PREVIOUS QUESTION:

 

NEXT QUESTION:

 

When is the best time to get the flu shot?

ANSWER

Flu season can begin as early as September and last as late as May. Your best bet is to get a flu shot early in the season so your body has a chance to build up immunity to the virus. It takes about two weeks for the flu shot to protect you. If you don't get it early, getting a flu shot later still helps.

SOURCES:

National Institute on Aging: "Flu -- Get the Shot."

American Lung Association: "Influenza Fact Sheet."

FDA: "Influenza: Vaccination Still the Best Protection."

Mayo Clinic: "Flu Shot: Your best shot for avoiding influenza."

National Institute of Allergy and Infectious Diseases: "NIAID Study Finds Higher Dose of Flu Vaccine Improves Immune Response in the Elderly."

Medline Plus: "Flu."

CDC web site: "Questions and Answers: Swine Flu and You," "Key Facts about Swine Influenza (Swine Flu)," "Interim Guidance for Swine influenza A (H1N1): Taking Care of a Sick Person in Your Home."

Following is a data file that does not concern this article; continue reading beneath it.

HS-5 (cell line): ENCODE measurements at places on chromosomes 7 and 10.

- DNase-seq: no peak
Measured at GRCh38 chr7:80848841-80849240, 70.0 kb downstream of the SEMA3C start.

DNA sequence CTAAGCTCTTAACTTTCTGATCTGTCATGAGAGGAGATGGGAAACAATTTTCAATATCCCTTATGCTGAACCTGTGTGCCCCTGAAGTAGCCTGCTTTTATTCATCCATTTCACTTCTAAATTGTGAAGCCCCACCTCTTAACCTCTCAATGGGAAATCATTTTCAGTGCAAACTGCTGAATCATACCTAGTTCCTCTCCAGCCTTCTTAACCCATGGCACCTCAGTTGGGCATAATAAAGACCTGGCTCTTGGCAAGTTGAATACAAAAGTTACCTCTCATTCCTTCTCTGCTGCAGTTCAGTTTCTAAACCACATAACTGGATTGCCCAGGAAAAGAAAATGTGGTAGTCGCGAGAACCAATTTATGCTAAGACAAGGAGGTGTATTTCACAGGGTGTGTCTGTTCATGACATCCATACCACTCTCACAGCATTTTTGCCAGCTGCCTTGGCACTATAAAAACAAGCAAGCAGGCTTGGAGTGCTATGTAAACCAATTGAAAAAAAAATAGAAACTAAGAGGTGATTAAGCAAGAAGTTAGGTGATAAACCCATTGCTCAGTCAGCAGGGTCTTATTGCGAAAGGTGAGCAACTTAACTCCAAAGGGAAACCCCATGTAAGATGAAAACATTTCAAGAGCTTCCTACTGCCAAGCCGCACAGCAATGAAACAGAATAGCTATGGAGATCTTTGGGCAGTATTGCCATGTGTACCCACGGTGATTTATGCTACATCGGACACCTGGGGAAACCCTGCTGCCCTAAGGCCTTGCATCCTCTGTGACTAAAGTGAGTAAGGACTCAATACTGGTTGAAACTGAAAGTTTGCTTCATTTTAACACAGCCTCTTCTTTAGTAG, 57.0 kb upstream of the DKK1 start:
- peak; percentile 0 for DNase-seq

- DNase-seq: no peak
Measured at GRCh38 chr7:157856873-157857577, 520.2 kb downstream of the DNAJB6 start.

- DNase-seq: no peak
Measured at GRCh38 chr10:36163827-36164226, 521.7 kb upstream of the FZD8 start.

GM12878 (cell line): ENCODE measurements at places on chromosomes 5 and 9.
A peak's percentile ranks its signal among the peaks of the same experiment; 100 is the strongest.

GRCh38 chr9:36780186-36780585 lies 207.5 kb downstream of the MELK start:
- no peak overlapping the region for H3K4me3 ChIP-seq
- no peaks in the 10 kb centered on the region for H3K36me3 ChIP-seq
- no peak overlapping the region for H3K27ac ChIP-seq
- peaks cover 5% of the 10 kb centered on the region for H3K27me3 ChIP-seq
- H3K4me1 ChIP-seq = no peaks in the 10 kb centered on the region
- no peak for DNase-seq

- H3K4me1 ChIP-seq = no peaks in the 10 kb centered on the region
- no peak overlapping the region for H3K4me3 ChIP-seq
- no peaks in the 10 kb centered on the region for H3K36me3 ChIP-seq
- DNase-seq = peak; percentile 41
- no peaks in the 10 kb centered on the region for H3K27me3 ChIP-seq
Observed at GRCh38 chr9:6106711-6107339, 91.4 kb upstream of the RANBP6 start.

Reviewed by Jennifer Robinson on August 7, 2018

WAS THIS ANSWER HELPFUL

SOURCES:

National Institute on Aging: "Flu -- Get the Shot."

American Lung Association: "Influenza Fact Sheet."

FDA: "Influenza: Vaccination Still the Best Protection."

Mayo Clinic: "Flu Shot: Your best shot for avoiding influenza."

National Institute of Allergy and Infectious Diseases: "NIAID Study Finds Higher Dose of Flu Vaccine Improves Immune Response in the Elderly."

Medline Plus: "Flu."

CDC web site: "Questions and Answers: Swine Flu and You," "Key Facts about Swine Influenza (Swine Flu)," "Interim Guidance for Swine influenza A (H1N1): Taking Care of a Sick Person in Your Home."

Reviewed by Jennifer Robinson on August 7, 2018

THIS TOOL DOES NOT PROVIDE MEDICAL ADVICE. It is intended for general informational purposes only and does not address individual circumstances. It is not a substitute for professional medical advice, diagnosis or treatment and should not be relied on to make decisions about your health. Never ignore professional medical advice in seeking treatment because of something you have read on the WebMD Site. If you think you may have a medical emergency, immediately call your doctor or dial 911.

    This tool does not provide medical advice. See additional information.

    Other Answers On: